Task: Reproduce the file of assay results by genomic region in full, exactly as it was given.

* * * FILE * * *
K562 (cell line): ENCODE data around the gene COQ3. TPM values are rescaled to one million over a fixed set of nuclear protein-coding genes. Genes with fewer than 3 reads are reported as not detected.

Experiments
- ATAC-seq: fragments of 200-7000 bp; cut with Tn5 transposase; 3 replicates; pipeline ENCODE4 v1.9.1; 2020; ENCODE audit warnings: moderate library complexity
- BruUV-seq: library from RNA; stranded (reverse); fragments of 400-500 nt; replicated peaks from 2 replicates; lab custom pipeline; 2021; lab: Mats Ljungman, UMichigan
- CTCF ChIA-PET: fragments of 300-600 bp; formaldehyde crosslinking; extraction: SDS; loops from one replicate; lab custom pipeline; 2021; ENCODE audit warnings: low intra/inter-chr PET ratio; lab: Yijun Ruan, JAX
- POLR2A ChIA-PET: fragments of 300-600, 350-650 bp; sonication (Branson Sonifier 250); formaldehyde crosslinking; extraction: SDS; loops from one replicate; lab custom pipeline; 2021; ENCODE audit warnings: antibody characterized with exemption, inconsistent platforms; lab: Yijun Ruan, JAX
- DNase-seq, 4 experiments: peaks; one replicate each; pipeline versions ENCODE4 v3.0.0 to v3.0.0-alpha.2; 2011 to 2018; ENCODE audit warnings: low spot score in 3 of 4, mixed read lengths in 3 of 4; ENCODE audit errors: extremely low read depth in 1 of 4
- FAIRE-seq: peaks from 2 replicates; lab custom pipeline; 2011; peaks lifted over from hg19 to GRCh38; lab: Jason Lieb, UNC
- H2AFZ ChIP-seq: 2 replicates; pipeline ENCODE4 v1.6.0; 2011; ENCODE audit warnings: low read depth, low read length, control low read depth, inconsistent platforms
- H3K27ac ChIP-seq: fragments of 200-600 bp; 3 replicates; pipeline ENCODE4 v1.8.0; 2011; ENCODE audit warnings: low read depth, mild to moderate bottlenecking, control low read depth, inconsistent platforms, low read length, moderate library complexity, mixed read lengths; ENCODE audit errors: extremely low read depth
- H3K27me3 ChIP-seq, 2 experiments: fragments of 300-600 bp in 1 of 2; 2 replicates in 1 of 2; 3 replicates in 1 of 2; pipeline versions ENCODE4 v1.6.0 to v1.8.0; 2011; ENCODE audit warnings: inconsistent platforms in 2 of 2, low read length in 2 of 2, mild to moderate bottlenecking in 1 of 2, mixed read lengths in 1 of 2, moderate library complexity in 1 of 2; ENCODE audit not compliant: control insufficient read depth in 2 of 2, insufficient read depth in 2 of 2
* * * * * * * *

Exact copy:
K562 (cell line): ENCODE data around the gene COQ3. TPM values are rescaled to one million over a fixed set of nuclear protein-coding genes. Genes with fewer than 3 reads are reported as not detected.

Experiments
- ATAC-seq: fragments of 200-7000 bp; cut with Tn5 transposase; 3 replicates; pipeline ENCODE4 v1.9.1; 2020; ENCODE audit warnings: moderate library complexity
- BruUV-seq: library from RNA; stranded (reverse); fragments of 400-500 nt; replicated peaks from 2 replicates; lab custom pipeline; 2021; lab: Mats Ljungman, UMichigan
- CTCF ChIA-PET: fragments of 300-600 bp; formaldehyde crosslinking; extraction: SDS; loops from one replicate; lab custom pipeline; 2021; ENCODE audit warnings: low intra/inter-chr PET ratio; lab: Yijun Ruan, JAX
- POLR2A ChIA-PET: fragments of 300-600, 350-650 bp; sonication (Branson Sonifier 250); formaldehyde crosslinking; extraction: SDS; loops from one replicate; lab custom pipeline; 2021; ENCODE audit warnings: antibody characterized with exemption, inconsistent platforms; lab: Yijun Ruan, JAX
- DNase-seq, 4 experiments: peaks; one replicate each; pipeline versions ENCODE4 v3.0.0 to v3.0.0-alpha.2; 2011 to 2018; ENCODE audit warnings: low spot score in 3 of 4, mixed read lengths in 3 of 4; ENCODE audit errors: extremely low read depth in 1 of 4
- FAIRE-seq: peaks from 2 replicates; lab custom pipeline; 2011; peaks lifted over from hg19 to GRCh38; lab: Jason Lieb, UNC
- H2AFZ ChIP-seq: 2 replicates; pipeline ENCODE4 v1.6.0; 2011; ENCODE audit warnings: low read depth, low read length, control low read depth, inconsistent platforms
- H3K27ac ChIP-seq: fragments of 200-600 bp; 3 replicates; pipeline ENCODE4 v1.8.0; 2011; ENCODE audit warnings: low read depth, mild to moderate bottlenecking, control low read depth, inconsistent platforms, low read length, moderate library complexity, mixed read lengths; ENCODE audit errors: extremely low read depth
- H3K27me3 ChIP-seq, 2 experiments: fragments of 300-600 bp in 1 of 2; 2 replicates in 1 of 2; 3 replicates in 1 of 2; pipeline versions ENCODE4 v1.6.0 to v1.8.0; 2011; ENCODE audit warnings: inconsistent platforms in 2 of 2, low read length in 2 of 2, mild to moderate bottlenecking in 1 of 2, mixed read lengths in 1 of 2, moderate library complexity in 1 of 2; ENCODE audit not compliant: control insufficient read depth in 2 of 2, insufficient read depth in 2 of 2